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P-170 The development of a regional community pathway for the management of patients with suspected metastatic spinal cord compression (MSCC)
  1. Becky Harris
  1. Sue Ryder Leckhampton Court Hospice, Cheltenham, UK


Background Metastatic Spinal Cord Compression (MSCC) is a progressive, painful and disabling condition experienced by between 2.5 and 5% of cancer patients (Loblaw, Laperriere & Mackillop, 2003. Clinical Oncology (R Coll Radiol). 15: 211). Compression of the spinal cord from metastases can cause pain, a reduced ability to walk and continence problems, all of which will progress without early recognition and treatment (Nakata, Sugihara, Sugawara, et al., 2020. Oncol Lett. 19: 3137).

It is well documented that this patient group continues to present late with devastating results (Levack, Graham, Collie, et al., 2002. Clin Oncol ( R Coll Radiol). 14: 472). MSCC is most prevalent in patients with widespread disseminated disease (Nakata, Sugihara, Sugawara, Nakahara, et al., 2020), and as a result the hospice and palliative care community teams encounter these patients on a regular basis. It was noted that there was no clear communication route or guidance for community staff who were concerned that a patient may be displaying signs of MSCC. There was also no single point of contact within acute oncology to address these concerns at an appropriate level of urgency and in a uniform way.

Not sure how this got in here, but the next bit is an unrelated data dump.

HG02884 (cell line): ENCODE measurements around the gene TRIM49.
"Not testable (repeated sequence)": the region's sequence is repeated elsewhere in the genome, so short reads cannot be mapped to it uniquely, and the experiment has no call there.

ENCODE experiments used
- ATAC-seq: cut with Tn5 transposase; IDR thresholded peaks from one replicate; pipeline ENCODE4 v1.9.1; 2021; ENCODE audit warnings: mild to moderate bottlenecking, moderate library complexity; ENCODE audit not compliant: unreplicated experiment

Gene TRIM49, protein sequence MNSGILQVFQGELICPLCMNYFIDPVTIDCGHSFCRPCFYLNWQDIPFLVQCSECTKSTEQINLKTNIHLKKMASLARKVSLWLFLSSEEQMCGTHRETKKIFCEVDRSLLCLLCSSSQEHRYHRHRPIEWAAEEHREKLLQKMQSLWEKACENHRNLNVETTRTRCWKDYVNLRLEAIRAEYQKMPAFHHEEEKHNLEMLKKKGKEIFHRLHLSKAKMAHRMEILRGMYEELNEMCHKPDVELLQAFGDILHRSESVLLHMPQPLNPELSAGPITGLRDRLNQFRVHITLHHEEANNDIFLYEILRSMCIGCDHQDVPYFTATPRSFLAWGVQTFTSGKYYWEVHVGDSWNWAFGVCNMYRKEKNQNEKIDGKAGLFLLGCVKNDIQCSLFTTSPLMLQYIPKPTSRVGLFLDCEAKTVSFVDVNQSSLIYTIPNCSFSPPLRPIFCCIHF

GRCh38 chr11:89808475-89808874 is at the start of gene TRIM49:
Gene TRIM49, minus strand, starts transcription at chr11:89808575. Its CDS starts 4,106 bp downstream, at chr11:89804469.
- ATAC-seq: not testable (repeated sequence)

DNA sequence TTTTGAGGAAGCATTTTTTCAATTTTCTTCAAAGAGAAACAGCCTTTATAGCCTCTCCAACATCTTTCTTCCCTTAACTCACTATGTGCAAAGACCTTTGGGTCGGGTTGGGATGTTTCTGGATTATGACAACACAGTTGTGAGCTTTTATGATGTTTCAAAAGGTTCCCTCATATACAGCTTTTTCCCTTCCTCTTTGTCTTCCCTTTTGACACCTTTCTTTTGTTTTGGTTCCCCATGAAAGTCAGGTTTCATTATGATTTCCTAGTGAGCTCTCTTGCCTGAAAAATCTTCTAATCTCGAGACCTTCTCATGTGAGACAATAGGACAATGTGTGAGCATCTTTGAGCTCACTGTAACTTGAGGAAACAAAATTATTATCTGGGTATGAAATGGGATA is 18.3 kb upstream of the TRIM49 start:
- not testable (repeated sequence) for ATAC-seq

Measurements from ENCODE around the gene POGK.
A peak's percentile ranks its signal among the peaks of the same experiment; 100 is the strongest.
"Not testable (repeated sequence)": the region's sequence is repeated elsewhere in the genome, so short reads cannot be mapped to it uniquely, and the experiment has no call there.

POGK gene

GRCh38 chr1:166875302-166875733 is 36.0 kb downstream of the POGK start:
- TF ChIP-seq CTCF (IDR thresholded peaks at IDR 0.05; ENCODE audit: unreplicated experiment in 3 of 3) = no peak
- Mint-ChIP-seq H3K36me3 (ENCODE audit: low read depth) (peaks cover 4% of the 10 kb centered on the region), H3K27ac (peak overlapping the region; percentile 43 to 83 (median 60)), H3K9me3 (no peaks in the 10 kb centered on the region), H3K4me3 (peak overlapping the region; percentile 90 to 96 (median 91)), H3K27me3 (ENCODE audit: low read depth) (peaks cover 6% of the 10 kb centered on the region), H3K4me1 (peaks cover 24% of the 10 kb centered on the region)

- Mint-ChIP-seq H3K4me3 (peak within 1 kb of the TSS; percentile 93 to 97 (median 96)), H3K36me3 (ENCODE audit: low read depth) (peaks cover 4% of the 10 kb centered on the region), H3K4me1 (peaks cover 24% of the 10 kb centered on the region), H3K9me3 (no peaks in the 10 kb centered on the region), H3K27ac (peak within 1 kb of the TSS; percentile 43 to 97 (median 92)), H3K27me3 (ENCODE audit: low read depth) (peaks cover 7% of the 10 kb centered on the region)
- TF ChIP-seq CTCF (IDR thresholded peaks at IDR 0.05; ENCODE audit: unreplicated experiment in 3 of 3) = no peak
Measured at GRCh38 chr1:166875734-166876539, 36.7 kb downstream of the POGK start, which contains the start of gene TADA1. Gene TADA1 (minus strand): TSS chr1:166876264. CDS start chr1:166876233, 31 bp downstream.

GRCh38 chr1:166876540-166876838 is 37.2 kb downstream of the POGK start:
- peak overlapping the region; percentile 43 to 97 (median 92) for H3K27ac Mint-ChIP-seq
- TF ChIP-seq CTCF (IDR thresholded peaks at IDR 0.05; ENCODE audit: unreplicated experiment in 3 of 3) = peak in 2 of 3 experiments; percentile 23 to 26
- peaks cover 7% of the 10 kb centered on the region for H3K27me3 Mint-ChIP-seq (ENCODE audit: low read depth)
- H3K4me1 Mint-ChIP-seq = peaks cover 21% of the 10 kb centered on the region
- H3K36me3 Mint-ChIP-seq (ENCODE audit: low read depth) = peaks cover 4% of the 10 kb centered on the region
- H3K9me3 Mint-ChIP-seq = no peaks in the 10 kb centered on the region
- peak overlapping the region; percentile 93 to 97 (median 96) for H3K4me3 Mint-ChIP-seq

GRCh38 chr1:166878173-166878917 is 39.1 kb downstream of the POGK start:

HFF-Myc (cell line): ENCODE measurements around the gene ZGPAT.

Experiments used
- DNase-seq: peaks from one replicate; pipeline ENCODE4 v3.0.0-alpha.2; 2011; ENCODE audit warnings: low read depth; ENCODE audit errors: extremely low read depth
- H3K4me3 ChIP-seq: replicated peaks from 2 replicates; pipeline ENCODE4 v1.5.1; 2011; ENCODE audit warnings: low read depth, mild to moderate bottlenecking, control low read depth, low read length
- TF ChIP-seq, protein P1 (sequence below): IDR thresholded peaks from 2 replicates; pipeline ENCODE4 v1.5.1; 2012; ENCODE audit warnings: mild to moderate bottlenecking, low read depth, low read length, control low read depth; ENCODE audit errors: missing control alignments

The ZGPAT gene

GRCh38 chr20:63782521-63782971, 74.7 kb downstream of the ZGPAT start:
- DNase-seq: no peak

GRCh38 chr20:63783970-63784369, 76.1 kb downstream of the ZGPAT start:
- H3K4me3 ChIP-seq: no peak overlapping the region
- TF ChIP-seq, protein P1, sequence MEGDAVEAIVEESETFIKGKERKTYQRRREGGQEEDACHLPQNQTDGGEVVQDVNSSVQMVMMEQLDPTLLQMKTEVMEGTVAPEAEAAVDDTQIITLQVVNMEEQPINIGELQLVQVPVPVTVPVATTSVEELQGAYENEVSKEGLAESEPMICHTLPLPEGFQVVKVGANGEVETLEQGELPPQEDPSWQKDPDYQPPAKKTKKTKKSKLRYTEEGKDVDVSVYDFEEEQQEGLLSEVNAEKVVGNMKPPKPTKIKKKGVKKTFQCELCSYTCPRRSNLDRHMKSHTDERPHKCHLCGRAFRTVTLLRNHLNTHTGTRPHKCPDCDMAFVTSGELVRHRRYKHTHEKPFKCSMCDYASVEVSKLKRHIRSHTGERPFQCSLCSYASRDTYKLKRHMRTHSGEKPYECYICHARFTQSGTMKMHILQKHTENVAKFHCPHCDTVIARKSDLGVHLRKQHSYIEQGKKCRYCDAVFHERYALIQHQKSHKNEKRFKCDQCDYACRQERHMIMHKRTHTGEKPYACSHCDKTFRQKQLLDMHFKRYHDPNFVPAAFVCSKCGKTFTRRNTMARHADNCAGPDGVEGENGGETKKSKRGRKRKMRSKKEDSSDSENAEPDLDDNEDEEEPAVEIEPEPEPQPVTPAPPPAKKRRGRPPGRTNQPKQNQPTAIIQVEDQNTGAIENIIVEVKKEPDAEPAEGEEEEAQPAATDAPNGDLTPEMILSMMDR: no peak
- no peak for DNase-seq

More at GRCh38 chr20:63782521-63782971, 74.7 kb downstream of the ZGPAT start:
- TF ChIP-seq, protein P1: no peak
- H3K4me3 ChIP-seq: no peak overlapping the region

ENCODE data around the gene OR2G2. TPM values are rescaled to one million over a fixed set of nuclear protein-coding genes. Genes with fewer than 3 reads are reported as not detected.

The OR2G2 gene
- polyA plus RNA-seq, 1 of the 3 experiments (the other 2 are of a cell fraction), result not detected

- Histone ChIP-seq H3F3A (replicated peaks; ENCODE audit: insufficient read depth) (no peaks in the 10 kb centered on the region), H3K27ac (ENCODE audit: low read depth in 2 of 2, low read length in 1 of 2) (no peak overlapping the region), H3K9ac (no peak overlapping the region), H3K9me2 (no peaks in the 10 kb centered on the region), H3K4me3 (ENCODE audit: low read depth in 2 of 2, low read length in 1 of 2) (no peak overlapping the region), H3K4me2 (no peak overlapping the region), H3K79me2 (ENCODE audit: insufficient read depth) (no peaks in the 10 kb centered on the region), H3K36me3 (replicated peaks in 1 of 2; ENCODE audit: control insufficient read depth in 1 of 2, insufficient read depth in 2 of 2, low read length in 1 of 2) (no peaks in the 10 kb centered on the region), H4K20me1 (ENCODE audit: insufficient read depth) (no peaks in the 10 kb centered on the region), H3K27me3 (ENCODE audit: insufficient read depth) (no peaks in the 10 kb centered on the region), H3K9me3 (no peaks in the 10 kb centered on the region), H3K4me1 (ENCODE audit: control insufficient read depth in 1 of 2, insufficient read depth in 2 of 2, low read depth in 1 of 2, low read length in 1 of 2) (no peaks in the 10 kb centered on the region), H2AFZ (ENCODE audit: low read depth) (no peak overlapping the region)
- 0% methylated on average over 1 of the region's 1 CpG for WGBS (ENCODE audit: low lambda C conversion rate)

Aim To gain consensus on when investigations were deemed appropriate and on subsequent management.

Methods A working party was established to address these issues, with hospice staff working in partnership with oncology staff. The group collaborated with a number of specialists and stakeholders within both the acute and community trusts.

Results Using NICE guidance (Metastatic spinal cord compression in adults: risk assessment, diagnosis and management. Clinical guideline [CG75]), the working party agreed on and created a pathway and guidelines for the identification and management of all suspected MSCC patients in Gloucestershire.

Conclusions The pathway has been a great success within the palliative care community with physios, doctors and CNS teams using it regularly to identify suspected MSCC patients and make an action plan with the Acute Oncology Service. The pathway aids in establishing clarity when discussing patients with acute oncology teams and consultants, empowering referrers and decreasing delays in accessing investigations.

In the future, a more formal audit of the pathway’s impact would be useful, alongside exploring methods of disseminating the pathway to the wider clinical community.

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